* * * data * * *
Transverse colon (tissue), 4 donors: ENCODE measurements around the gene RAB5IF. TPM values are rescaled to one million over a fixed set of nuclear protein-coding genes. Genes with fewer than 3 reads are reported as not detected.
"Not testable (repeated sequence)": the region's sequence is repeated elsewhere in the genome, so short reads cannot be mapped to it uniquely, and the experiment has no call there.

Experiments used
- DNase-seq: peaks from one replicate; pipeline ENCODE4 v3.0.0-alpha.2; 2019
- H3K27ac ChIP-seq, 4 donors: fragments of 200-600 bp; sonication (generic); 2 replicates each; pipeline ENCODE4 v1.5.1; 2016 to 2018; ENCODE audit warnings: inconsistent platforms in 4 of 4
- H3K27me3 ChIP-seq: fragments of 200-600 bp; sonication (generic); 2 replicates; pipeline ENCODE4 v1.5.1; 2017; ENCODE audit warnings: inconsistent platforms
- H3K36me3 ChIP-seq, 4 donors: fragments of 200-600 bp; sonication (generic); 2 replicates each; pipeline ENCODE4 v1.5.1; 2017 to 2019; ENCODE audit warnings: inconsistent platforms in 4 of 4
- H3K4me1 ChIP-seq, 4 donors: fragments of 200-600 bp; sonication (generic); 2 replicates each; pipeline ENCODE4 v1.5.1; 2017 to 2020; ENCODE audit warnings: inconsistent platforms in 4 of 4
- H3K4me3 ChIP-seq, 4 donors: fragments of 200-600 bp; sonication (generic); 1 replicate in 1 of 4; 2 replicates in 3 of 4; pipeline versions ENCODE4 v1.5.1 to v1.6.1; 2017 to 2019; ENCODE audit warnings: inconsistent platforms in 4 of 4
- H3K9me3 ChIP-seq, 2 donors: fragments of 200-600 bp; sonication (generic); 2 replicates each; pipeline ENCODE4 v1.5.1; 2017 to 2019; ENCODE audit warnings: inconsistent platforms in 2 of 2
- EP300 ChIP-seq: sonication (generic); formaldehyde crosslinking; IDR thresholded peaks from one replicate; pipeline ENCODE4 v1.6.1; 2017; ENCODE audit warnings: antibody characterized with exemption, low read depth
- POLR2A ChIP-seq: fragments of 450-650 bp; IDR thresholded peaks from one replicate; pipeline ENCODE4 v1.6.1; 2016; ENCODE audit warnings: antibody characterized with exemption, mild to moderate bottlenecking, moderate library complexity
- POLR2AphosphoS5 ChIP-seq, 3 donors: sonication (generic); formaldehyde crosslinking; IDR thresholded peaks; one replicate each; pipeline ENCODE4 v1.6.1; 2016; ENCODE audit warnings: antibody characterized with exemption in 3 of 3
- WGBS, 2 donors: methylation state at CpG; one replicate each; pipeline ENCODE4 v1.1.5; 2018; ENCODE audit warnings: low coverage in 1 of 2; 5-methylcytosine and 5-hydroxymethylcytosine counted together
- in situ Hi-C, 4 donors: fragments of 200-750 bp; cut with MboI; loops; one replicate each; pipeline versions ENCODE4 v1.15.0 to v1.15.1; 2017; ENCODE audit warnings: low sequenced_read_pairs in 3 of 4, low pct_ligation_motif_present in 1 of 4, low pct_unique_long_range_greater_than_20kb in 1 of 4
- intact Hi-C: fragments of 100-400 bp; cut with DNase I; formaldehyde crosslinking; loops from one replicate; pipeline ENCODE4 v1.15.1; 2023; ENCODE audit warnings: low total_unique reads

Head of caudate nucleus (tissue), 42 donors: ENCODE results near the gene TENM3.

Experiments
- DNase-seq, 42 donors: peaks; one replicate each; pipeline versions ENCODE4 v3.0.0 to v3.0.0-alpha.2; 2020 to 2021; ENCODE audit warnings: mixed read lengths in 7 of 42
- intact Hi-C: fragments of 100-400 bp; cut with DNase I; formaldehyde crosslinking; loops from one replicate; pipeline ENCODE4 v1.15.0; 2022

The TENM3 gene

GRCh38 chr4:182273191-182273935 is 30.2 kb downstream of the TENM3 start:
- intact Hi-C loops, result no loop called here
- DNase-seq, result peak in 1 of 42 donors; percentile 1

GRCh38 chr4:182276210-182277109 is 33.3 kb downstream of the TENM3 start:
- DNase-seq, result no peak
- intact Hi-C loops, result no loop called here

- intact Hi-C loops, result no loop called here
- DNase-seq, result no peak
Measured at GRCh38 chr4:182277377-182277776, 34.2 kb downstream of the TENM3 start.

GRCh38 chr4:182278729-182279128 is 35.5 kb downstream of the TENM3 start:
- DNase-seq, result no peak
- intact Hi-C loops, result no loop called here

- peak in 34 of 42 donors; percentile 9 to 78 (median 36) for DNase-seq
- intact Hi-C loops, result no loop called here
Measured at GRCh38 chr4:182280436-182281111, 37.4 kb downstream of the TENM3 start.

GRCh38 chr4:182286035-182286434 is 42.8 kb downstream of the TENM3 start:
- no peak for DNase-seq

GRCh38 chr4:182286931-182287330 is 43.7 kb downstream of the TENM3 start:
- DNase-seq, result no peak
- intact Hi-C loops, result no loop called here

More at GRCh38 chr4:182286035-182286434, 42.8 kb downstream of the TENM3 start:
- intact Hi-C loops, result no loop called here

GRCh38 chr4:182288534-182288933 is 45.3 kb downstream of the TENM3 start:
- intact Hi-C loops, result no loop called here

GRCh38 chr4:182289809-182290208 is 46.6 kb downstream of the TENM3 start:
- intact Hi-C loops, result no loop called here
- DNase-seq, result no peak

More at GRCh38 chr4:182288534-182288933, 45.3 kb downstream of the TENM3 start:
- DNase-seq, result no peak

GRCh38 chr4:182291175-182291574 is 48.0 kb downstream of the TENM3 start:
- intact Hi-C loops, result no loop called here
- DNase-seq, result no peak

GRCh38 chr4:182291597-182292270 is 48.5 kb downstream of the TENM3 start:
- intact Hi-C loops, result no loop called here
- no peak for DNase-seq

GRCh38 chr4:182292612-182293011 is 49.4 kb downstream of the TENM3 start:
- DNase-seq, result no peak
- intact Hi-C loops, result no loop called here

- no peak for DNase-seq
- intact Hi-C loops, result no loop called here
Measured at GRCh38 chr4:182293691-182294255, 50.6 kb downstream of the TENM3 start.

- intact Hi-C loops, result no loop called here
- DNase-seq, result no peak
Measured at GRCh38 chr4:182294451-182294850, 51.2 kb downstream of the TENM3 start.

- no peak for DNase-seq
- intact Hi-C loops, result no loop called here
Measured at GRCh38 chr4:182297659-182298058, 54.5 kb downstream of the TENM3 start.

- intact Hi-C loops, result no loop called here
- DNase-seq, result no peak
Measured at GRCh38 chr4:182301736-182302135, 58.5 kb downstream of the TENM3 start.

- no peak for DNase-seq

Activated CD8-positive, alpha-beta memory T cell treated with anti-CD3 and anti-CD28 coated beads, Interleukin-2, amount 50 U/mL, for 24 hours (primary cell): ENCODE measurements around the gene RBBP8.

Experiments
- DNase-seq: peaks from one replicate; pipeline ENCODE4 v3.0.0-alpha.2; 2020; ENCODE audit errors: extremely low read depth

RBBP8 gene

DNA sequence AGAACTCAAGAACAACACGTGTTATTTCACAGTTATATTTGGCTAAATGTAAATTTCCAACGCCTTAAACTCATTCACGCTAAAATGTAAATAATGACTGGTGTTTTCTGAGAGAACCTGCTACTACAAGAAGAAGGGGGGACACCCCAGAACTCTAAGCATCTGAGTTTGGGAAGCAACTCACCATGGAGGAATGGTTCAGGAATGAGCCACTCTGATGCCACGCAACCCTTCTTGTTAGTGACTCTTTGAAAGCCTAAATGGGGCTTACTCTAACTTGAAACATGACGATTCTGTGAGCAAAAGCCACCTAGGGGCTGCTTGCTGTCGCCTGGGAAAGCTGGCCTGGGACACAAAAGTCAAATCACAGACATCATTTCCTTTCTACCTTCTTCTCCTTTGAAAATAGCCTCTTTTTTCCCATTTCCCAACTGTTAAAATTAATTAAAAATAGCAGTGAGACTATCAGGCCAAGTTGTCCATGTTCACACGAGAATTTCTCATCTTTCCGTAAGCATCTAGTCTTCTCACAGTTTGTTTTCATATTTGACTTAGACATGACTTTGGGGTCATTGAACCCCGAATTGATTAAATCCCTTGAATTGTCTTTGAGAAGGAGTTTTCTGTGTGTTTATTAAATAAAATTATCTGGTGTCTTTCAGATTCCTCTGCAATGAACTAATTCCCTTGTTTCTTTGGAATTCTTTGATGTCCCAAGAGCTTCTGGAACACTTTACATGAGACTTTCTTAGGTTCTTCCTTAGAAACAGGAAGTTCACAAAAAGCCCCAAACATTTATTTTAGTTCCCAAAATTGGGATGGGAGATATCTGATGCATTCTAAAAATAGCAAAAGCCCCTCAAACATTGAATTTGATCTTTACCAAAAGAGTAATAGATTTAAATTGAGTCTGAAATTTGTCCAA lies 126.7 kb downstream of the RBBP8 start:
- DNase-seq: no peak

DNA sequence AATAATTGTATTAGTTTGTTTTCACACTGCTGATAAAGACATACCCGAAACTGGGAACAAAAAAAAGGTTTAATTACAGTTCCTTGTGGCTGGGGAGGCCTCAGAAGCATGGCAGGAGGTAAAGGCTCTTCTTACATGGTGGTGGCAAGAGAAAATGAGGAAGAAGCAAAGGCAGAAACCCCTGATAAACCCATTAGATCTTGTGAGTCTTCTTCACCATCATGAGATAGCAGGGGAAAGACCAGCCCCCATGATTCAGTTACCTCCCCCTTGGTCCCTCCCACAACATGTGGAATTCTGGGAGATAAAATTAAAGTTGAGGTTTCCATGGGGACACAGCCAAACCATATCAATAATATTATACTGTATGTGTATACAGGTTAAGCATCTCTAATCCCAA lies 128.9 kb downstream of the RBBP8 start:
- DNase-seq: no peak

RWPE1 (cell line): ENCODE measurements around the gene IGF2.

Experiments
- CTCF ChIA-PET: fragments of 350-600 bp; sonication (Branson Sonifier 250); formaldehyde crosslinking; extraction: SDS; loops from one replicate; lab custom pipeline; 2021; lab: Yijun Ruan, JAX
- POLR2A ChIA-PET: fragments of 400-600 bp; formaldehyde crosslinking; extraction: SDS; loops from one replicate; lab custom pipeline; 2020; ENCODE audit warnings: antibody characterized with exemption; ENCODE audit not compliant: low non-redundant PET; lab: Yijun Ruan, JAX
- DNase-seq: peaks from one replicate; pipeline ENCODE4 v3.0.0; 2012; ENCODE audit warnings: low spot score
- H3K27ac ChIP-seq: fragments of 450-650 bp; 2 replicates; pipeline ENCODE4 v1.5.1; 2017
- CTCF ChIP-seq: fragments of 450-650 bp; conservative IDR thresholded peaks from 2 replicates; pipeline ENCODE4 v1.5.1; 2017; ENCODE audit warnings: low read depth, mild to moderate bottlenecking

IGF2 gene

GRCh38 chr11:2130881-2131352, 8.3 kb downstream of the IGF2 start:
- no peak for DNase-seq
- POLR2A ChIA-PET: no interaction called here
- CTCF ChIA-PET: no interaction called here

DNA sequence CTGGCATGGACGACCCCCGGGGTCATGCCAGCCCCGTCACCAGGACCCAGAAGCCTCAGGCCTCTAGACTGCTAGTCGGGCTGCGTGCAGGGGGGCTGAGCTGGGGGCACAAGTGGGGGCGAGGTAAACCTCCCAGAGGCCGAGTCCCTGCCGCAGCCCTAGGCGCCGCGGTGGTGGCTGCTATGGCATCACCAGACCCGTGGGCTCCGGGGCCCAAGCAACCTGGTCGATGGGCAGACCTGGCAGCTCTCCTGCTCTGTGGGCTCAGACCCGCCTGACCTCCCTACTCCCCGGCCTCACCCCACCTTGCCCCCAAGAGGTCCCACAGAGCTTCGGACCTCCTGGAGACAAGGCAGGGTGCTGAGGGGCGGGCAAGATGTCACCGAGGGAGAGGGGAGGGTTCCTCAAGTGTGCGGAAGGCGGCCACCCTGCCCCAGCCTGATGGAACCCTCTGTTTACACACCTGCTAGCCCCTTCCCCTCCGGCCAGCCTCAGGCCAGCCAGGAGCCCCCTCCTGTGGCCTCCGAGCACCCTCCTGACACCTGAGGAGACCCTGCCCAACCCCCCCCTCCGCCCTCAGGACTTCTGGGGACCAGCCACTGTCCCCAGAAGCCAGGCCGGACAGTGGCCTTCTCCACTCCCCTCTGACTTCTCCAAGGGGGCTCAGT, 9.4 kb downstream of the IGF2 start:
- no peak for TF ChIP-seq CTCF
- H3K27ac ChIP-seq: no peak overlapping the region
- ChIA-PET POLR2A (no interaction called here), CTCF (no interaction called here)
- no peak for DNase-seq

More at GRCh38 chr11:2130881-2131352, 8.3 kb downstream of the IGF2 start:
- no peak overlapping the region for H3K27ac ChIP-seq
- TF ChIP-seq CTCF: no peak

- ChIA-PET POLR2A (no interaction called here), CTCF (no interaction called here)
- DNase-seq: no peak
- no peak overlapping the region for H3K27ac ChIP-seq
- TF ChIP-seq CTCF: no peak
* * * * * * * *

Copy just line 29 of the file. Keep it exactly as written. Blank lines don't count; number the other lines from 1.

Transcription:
- DNase-seq, result no peak